Can Women Have Rights in Islam?

I know that by saying this many eyebrows will be raised: Islam is a modern religion with the aim of emancipation. Yes, I know, looking at the Burka of Afghan women, looking at the hijab of Iranian women, reading that FGC is mostly done in the Islamic countries of Africa, reading how poorly women in Islamic countries are treated does not really prove my point. But give me a chance to explain my point without stopping to read my paper, and I am sure that at the end of this you will understand my statement.

Since it would be too broad to consider all the Islamic countries, I will concentrate on Iran as a sample and compare it to some other Islamic countries when necessary.
Before the islamization of Persia, Persians were mainly Zoroastrians. Women had numerous rights: right to divorce, right to own real property, right of leadership etc. I could go on and on. The other Middle Eastern countries did not have any of those rights. Women were seen as “birth-machines” for male production only. Now, do not ask me how they imagined future reproduction without girls!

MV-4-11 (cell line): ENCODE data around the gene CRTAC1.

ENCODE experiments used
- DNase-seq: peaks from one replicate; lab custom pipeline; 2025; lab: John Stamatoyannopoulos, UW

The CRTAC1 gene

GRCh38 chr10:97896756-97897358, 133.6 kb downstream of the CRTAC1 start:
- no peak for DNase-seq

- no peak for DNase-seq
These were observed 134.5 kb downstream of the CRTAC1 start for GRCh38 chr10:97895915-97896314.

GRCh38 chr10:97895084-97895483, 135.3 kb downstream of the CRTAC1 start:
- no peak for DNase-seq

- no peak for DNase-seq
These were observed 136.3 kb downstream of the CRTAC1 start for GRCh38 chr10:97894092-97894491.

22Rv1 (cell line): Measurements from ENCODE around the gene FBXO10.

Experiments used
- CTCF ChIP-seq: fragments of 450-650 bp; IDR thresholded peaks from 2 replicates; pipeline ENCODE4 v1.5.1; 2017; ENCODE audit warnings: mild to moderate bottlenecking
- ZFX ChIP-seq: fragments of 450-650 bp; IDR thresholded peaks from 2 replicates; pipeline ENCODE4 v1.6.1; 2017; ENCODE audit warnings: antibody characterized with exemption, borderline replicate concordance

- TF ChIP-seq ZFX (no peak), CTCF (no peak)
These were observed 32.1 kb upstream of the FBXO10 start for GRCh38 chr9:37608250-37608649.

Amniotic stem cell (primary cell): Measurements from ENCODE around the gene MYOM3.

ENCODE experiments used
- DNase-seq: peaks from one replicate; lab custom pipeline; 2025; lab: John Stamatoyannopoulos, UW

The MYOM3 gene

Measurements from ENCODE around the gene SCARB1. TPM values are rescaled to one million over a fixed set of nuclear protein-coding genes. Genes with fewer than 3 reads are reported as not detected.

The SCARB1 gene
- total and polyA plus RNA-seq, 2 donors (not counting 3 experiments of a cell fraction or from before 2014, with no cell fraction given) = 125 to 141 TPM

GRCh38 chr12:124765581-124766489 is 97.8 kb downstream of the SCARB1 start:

Islam came from Saudi Arabia, a country where girls were buried right after their birth and women who dared to give birth to baby girls were mostly kicked out of their homes, had to see their husbands bringing other women into their homes to finally produce a male child. Women had no right to education, nor to real property and were seen as property of their fathers first and then their husbands. The motto was very simple: Be happy that I allow you to live at all.
When Islam was introduced to Saudi Arabia, the Koran (translated meaning: recitation) became a revolutionary rule-book. Not only did it speak about how to believe in God and how to appreciate nature, but additionally it spoke about family law, about wills and inheritance, and about women.

Many might be surprised to hear that Islam is the first world religion, dedicating one chapter (sure) to women (Sure 4, Nessah). It speaks about giving girls the right to live, and that those parents who buried their baby girls should fear the Judgment Day, since those girls would want to know why they had to die because of their gender. It continues about the woman in the marriage, and it also speaks about divorce. Unlike most other religions, Islam does give women the right of requesting a divorce for numerous reasons (one of them being if the husband does not pay any sexual attention to her).